In regard to biology, researchers argue that some people are born with genes that give them superior dental health, like bacteria-fighting saliva, extra-hard tooth enamel (greater ability to re-mineralize), and a robust immune system. The American Academy of Periodontology (AAP) also agrees that certain clusters of the population are more susceptible to oral diseases due to their genes.

For instance, one study revealed that a small proportion of African Americans lack a certain variant form of salivary protein that helps to ward off cavity-causing bacteria.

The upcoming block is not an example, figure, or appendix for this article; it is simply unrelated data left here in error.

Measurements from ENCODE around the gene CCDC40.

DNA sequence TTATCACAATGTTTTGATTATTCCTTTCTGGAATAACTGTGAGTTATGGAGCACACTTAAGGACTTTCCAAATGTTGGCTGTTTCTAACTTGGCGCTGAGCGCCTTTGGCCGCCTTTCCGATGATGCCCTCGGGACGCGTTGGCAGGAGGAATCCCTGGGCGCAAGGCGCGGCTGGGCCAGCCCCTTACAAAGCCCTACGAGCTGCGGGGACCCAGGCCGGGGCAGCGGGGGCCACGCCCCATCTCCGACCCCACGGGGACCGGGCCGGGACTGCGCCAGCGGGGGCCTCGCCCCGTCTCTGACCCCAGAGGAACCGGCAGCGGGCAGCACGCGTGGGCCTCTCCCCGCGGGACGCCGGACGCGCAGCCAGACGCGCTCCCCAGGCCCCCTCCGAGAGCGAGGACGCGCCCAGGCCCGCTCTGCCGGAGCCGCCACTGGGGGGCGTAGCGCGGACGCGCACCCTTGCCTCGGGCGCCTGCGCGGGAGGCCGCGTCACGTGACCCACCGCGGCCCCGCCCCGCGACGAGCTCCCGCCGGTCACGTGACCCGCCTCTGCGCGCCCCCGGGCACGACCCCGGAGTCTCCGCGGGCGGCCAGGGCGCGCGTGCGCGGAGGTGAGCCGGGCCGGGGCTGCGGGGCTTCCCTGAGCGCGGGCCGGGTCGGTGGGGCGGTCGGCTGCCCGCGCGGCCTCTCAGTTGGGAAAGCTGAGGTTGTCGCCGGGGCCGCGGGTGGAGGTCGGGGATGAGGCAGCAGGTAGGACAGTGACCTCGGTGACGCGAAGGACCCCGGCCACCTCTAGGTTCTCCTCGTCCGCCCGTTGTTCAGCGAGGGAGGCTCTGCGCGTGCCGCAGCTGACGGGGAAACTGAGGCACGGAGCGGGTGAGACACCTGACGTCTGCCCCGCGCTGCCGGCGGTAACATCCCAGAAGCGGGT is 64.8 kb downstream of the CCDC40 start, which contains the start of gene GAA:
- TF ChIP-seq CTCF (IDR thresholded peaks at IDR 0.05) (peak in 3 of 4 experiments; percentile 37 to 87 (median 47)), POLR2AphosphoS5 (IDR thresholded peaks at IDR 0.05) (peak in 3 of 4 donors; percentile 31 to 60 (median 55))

Social Conditions

The American Dental Association (ADA) claims that lower socioeconomic groups are more likely to have higher levels of untreated cavities, due to their limited access to health care. In many states, Medicaid coverage does not include dental benefits, and in others, it only caters for emergency care. Disadvantaged households may also not have access to education about proper dental care.

Additionally, even those patients with decent coverage may not have access to transportation to reach the dentist’s office.

Lifestyle

Researchers have found that smoking significantly increases the risk of gum disease and tooth loss, while consume foods/drinks high in sugar create the ideal breeding ground for decay-causing bacteria.